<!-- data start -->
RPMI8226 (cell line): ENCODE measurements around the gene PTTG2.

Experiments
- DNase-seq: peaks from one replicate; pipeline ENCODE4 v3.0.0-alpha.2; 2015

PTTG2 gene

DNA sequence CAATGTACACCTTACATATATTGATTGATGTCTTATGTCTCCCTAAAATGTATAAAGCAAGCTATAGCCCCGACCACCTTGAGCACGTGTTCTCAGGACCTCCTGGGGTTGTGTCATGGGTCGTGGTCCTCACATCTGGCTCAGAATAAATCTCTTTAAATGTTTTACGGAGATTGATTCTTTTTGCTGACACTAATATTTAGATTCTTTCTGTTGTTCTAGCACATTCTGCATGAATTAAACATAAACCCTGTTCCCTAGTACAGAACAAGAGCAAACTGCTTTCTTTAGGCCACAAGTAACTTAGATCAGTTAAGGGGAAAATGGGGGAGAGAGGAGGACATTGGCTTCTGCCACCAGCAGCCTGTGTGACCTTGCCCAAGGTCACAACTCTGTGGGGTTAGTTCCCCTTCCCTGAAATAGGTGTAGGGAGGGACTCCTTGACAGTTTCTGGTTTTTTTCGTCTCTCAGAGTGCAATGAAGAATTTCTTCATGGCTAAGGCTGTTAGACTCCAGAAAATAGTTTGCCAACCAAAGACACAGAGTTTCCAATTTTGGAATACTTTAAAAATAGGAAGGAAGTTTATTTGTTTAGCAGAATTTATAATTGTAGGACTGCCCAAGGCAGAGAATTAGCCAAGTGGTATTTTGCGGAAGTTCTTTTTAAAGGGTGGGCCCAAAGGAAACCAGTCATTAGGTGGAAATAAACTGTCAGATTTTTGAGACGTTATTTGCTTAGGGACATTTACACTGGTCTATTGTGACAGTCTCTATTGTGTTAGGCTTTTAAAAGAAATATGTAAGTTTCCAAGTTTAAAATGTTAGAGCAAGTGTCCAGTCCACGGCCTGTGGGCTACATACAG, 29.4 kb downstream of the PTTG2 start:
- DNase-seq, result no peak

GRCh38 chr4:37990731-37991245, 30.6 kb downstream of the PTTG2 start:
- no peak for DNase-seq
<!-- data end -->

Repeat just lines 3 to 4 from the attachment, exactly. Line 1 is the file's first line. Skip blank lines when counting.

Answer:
- DNase-seq: peaks from one replicate; pipeline ENCODE4 v3.0.0-alpha.2; 2015

PTTG2 gene